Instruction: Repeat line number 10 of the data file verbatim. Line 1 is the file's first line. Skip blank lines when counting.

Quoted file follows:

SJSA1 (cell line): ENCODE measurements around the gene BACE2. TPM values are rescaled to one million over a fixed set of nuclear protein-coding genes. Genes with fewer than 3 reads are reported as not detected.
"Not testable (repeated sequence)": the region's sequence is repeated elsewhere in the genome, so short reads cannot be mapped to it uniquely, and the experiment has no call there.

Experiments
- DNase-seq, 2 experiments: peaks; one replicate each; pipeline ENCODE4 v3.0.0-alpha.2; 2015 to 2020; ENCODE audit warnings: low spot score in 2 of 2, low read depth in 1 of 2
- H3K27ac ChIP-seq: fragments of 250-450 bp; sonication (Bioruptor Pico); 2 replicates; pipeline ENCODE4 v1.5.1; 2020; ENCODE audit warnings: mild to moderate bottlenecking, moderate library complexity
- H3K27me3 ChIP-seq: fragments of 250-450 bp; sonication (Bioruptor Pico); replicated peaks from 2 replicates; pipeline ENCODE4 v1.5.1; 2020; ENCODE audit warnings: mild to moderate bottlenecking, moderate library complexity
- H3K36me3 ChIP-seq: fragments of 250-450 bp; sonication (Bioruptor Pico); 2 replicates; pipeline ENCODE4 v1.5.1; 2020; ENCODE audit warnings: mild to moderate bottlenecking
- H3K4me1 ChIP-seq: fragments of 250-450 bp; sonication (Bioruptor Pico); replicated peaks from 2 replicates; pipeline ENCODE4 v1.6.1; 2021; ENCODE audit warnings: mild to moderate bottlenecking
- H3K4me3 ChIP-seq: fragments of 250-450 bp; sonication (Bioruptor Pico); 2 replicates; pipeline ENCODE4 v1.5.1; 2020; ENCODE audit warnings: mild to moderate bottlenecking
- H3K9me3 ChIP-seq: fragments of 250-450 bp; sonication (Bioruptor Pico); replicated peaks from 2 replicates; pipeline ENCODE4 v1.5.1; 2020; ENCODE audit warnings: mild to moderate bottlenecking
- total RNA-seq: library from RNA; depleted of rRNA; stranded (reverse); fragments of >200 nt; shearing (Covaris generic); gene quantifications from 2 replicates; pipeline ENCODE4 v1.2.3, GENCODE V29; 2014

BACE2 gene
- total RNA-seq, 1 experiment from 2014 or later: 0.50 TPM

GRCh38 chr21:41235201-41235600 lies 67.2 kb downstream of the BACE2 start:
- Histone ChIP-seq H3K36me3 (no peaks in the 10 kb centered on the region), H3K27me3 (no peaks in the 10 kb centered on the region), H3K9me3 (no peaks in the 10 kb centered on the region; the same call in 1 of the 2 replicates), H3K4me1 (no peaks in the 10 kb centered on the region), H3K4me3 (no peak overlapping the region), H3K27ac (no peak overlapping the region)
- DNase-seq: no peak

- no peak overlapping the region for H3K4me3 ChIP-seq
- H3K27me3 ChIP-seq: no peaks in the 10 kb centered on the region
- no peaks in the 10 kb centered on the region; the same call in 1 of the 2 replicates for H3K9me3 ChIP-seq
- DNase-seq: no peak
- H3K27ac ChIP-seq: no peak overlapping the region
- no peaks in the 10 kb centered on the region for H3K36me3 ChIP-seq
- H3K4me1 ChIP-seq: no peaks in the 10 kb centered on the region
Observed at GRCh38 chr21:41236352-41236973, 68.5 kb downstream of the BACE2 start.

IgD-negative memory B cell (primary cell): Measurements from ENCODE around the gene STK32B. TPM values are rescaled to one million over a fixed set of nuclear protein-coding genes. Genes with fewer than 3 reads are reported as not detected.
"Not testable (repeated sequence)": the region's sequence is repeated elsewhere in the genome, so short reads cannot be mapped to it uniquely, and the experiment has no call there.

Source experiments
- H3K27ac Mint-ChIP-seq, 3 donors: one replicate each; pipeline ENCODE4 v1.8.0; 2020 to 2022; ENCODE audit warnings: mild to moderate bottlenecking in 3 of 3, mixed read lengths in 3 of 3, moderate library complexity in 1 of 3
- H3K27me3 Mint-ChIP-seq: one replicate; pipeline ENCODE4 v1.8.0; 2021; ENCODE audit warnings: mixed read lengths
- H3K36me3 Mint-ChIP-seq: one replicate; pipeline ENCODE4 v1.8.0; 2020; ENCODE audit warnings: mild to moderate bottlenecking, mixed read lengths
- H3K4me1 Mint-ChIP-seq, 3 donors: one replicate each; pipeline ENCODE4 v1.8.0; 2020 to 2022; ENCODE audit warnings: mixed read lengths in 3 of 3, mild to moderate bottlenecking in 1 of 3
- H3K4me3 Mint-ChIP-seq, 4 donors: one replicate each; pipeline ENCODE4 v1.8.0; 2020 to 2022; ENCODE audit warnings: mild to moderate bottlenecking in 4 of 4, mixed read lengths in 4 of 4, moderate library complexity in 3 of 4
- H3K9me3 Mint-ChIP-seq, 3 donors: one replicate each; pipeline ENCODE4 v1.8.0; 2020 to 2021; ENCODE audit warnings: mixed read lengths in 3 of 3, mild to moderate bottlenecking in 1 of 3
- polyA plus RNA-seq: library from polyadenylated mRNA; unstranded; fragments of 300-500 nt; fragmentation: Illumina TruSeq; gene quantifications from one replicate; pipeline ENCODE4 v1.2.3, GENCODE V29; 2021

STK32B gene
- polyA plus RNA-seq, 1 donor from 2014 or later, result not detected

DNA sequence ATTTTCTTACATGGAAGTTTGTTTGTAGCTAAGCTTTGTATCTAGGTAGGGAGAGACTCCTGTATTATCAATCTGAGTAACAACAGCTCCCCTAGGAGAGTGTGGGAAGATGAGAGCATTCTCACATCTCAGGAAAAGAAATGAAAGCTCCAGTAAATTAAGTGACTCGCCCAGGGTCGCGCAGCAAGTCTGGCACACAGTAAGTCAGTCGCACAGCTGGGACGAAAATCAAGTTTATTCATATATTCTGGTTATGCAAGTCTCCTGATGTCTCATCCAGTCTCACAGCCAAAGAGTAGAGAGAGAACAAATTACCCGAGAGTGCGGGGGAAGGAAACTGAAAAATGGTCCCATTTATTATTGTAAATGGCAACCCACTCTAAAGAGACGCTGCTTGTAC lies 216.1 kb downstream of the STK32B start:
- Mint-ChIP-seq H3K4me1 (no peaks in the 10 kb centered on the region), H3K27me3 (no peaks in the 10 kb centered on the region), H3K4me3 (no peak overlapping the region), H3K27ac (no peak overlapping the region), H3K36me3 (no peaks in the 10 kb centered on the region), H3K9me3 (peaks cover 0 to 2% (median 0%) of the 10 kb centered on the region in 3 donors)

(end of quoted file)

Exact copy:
- H3K9me3 ChIP-seq: fragments of 250-450 bp; sonication (Bioruptor Pico); replicated peaks from 2 replicates; pipeline ENCODE4 v1.5.1; 2020; ENCODE audit warnings: mild to moderate bottlenecking